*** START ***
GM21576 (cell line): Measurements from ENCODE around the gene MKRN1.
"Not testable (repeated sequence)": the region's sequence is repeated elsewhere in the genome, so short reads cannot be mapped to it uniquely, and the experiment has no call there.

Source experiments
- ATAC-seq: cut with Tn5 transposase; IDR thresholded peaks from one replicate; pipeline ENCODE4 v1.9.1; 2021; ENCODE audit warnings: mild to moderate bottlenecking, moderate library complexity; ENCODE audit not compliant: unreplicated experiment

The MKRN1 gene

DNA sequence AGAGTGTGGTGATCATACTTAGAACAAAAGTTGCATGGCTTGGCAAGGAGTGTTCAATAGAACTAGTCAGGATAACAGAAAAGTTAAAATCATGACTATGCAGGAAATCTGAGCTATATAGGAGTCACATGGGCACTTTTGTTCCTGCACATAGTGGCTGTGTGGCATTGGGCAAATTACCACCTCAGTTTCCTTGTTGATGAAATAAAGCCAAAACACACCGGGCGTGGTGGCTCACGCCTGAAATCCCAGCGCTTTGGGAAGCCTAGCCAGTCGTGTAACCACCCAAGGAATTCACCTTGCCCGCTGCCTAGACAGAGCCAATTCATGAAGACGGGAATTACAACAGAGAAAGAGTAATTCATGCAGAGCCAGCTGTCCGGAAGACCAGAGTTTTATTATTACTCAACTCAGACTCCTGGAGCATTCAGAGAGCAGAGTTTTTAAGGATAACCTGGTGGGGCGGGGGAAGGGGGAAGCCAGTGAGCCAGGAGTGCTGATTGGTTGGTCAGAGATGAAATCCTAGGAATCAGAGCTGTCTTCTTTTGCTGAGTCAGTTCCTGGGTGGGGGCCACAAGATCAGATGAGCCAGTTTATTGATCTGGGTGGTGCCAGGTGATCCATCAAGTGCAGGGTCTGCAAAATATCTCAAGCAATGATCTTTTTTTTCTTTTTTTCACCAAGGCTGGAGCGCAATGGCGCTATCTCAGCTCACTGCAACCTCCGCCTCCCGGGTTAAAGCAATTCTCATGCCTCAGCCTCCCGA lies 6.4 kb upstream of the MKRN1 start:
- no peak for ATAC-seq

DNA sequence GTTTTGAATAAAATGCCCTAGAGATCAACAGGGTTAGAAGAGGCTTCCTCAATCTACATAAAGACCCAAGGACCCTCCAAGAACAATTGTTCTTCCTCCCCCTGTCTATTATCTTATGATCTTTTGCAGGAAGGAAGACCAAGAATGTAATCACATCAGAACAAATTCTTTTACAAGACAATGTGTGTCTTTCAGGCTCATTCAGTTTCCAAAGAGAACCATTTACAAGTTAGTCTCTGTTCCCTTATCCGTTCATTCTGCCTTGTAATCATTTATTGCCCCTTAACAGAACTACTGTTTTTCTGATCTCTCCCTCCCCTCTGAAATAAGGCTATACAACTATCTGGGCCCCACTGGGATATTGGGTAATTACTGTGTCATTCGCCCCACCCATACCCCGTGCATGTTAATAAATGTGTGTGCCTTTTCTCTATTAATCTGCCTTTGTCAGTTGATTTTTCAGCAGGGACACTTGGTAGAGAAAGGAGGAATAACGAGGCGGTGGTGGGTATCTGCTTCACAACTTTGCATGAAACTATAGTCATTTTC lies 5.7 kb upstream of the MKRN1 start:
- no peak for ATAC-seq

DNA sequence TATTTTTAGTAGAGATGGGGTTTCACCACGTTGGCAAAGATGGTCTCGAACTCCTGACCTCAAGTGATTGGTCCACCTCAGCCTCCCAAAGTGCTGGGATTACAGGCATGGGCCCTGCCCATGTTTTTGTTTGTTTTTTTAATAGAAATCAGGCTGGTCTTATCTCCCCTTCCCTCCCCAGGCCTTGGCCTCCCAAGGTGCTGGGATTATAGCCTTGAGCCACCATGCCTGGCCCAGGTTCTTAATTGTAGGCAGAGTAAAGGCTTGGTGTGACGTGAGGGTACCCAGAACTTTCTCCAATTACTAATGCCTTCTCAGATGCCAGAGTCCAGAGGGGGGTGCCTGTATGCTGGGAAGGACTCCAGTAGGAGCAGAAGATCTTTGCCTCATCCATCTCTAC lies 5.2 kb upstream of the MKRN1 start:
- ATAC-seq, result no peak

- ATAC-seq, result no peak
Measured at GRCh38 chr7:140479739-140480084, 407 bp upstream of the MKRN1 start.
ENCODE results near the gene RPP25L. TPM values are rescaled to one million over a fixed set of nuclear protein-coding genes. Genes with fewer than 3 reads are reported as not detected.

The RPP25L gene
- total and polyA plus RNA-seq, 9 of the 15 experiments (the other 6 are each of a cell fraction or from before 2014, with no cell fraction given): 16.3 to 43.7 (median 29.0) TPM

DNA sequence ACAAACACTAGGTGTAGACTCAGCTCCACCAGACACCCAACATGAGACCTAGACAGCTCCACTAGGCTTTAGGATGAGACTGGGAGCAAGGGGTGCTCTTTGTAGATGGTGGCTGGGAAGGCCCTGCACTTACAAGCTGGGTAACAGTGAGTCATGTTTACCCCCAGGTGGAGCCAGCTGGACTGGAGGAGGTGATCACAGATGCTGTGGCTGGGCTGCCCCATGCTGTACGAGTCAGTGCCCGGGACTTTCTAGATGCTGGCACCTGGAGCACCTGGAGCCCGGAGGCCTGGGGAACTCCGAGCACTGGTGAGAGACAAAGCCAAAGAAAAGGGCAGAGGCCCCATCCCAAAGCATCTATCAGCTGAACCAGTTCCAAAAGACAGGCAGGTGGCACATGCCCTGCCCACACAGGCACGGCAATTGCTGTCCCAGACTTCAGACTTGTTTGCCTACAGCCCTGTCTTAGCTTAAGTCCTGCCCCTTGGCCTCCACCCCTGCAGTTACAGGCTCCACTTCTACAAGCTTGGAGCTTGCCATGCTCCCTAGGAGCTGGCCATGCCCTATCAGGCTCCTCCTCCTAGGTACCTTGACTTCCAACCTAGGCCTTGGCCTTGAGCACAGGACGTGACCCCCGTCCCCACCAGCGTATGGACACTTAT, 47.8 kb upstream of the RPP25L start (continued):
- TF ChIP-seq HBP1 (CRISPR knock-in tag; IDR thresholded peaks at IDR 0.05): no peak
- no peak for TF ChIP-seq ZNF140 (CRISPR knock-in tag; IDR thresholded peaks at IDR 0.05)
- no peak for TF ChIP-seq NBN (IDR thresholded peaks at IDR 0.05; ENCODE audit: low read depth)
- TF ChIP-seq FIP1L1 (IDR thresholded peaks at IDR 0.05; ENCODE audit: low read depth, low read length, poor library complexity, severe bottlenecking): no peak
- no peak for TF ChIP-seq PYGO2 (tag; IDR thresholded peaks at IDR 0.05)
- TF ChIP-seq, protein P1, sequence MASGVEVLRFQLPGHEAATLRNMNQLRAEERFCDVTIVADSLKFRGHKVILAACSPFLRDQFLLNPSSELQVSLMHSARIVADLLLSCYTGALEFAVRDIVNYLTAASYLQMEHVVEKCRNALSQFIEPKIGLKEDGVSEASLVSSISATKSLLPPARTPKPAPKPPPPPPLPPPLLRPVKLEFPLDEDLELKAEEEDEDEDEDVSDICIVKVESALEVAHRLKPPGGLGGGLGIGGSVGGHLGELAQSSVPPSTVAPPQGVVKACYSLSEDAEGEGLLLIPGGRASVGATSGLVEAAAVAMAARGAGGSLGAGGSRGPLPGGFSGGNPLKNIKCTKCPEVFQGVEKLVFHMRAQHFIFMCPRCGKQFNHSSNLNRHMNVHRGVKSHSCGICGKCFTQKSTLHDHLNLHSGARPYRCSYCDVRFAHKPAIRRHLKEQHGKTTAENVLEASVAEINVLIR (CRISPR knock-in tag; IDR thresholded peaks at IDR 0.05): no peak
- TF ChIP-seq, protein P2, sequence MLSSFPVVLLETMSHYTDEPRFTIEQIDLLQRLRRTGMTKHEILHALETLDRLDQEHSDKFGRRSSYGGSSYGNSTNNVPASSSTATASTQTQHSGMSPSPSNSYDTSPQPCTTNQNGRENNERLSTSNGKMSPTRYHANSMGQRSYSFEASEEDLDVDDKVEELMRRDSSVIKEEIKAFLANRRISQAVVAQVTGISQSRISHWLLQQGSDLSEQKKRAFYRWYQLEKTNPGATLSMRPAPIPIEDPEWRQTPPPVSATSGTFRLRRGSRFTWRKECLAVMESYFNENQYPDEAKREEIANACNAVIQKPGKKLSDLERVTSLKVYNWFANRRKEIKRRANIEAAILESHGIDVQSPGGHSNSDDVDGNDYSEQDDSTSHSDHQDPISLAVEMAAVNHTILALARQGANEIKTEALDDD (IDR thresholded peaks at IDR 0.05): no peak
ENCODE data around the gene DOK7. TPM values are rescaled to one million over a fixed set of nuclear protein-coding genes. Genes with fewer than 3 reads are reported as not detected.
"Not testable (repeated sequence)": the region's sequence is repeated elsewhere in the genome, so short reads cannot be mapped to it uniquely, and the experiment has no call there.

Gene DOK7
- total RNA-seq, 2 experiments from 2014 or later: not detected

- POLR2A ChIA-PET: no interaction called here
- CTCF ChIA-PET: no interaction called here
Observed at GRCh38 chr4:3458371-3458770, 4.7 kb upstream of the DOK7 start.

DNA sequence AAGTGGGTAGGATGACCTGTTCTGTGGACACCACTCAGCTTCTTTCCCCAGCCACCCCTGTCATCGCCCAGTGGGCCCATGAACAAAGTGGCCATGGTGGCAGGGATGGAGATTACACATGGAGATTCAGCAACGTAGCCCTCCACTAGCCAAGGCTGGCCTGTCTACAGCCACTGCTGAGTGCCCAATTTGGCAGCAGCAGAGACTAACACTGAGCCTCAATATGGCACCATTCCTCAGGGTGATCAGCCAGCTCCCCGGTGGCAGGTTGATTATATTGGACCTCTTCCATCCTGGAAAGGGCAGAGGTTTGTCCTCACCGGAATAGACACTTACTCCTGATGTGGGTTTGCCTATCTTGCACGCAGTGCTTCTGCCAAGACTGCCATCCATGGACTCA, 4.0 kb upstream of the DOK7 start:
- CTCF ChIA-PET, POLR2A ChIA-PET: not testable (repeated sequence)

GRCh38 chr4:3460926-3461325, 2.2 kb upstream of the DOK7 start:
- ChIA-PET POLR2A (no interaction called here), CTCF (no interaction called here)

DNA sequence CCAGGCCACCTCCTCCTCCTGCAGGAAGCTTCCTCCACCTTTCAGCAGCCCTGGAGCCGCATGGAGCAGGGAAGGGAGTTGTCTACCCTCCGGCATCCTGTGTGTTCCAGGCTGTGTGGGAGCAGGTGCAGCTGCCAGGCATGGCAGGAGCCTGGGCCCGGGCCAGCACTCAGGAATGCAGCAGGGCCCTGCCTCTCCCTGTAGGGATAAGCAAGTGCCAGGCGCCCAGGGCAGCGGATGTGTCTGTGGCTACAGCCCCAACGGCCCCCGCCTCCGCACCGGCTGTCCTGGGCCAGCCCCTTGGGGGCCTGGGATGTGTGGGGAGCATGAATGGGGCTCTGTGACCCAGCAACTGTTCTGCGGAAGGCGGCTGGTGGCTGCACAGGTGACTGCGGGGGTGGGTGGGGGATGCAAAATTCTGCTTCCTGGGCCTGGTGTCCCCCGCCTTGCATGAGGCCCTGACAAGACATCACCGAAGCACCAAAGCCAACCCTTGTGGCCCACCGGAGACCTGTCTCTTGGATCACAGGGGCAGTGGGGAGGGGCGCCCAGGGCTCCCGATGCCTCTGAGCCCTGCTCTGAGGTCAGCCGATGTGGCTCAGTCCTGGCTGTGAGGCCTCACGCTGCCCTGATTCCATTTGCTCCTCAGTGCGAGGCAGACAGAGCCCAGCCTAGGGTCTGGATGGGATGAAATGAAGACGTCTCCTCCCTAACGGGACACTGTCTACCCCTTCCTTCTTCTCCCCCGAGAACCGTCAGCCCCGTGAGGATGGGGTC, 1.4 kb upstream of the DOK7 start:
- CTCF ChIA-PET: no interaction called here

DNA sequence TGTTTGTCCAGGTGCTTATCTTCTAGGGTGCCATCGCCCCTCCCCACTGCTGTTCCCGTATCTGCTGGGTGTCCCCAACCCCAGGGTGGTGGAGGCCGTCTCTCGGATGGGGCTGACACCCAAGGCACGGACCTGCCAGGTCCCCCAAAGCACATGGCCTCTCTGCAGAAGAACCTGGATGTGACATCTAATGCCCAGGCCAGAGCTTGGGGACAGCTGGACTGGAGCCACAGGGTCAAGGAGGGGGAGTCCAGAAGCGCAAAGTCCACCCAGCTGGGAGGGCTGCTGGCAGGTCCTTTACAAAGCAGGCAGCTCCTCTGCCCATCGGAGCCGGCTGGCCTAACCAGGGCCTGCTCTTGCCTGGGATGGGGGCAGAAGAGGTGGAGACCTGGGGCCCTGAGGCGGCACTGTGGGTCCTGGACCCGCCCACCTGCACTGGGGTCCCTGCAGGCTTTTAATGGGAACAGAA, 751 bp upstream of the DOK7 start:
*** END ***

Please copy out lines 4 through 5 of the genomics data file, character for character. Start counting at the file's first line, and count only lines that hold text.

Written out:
- ATAC-seq: cut with Tn5 transposase; IDR thresholded peaks from one replicate; pipeline ENCODE4 v1.9.1; 2021; ENCODE audit warnings: mild to moderate bottlenecking, moderate library complexity; ENCODE audit not compliant: unreplicated experiment

The MKRN1 gene